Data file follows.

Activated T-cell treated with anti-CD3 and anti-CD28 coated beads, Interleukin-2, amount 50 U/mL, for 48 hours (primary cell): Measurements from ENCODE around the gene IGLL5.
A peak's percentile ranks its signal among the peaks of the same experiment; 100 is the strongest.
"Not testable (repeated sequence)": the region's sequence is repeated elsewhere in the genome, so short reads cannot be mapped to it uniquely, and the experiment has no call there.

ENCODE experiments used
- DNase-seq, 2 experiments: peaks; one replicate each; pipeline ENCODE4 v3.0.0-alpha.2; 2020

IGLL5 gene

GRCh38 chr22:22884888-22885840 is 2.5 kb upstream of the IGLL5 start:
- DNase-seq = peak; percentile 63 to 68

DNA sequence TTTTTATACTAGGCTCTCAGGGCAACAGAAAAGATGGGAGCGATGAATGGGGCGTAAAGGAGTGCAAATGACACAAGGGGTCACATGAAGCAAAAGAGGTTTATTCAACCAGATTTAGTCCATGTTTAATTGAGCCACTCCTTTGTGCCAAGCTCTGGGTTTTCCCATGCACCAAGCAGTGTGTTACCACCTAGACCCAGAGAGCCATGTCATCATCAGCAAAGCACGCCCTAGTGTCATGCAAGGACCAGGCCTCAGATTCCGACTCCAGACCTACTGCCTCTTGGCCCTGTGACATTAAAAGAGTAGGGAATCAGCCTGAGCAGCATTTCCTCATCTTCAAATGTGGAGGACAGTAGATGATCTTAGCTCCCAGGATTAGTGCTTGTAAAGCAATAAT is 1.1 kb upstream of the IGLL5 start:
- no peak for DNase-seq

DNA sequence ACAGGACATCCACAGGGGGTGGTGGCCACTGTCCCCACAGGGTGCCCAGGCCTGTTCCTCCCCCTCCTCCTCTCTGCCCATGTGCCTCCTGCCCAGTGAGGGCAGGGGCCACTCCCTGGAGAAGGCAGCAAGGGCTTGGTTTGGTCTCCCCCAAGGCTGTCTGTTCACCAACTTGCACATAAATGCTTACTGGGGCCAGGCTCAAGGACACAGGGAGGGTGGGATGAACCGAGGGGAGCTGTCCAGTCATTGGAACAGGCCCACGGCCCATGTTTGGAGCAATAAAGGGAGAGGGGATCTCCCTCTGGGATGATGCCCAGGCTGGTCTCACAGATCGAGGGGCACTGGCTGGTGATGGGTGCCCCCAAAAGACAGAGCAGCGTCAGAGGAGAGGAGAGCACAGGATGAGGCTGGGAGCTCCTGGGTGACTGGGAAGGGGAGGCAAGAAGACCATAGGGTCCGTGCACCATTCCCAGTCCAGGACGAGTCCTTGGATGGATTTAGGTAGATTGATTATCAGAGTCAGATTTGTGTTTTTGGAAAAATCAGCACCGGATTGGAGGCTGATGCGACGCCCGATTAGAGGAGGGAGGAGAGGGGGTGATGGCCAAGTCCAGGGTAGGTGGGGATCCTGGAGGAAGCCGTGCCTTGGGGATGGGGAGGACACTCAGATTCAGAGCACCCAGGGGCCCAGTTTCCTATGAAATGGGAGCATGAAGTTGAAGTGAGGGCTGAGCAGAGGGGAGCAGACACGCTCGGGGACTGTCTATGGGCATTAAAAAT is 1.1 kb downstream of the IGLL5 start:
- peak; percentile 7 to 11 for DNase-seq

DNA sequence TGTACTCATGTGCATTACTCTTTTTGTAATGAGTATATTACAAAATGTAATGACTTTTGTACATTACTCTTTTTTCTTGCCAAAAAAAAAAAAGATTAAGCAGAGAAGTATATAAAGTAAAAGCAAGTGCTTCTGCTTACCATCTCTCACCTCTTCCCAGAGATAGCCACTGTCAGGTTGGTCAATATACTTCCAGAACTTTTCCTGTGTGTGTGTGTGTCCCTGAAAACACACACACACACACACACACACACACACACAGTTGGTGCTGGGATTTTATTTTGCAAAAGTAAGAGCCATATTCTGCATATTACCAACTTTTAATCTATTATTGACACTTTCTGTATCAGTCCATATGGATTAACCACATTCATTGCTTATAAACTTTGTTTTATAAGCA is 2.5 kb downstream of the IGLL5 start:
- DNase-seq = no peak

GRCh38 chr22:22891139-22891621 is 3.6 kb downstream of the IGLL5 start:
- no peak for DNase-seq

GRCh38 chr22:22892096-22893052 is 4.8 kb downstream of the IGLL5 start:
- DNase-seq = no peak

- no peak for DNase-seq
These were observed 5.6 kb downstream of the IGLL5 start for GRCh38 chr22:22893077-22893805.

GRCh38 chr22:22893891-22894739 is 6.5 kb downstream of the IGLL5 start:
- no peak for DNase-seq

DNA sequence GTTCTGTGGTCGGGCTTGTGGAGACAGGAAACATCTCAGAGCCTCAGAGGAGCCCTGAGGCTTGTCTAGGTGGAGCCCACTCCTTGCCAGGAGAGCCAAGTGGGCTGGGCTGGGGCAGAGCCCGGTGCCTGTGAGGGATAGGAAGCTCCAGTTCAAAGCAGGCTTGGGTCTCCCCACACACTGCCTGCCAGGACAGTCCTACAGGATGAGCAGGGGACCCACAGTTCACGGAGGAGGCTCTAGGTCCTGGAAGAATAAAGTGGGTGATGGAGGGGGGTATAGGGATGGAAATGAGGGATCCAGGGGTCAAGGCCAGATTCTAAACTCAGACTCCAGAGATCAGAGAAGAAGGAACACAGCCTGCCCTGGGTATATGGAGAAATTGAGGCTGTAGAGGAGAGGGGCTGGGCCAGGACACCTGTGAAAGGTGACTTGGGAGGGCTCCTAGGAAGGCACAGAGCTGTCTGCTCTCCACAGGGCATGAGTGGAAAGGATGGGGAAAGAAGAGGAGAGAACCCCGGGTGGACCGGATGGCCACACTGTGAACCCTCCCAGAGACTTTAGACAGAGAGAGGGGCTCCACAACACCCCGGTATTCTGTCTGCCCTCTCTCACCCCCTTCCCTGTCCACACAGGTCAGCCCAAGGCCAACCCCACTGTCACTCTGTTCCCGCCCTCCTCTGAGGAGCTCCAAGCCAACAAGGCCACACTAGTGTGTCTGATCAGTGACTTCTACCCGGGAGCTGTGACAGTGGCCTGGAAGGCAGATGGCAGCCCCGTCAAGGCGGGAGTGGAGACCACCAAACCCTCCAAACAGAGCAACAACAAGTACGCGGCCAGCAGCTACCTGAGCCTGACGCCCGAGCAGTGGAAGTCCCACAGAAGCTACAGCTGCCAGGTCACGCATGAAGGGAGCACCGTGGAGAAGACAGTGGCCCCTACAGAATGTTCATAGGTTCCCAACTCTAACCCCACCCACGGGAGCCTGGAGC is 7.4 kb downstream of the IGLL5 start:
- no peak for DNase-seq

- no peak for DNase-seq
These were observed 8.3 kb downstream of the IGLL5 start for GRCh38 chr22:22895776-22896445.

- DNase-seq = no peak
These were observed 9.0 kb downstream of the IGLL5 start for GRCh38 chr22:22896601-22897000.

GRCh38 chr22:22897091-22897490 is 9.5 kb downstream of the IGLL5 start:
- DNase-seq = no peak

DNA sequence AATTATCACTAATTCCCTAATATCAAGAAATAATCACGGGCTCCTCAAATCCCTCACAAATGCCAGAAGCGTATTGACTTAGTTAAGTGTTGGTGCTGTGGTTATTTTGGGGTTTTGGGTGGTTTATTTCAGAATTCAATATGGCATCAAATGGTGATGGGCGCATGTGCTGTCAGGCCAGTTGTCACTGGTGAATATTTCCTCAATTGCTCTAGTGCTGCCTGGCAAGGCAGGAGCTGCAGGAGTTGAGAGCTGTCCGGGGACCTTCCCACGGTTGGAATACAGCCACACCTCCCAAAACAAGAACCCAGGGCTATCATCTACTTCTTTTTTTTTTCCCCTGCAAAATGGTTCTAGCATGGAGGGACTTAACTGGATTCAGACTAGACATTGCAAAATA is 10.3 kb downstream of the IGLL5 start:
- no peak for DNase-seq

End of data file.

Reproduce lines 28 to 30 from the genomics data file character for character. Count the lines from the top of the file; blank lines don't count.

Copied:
These were observed 9.0 kb downstream of the IGLL5 start for GRCh38 chr22:22896601-22897000.

GRCh38 chr22:22897091-22897490 is 9.5 kb downstream of the IGLL5 start:
- DNase-seq = no peak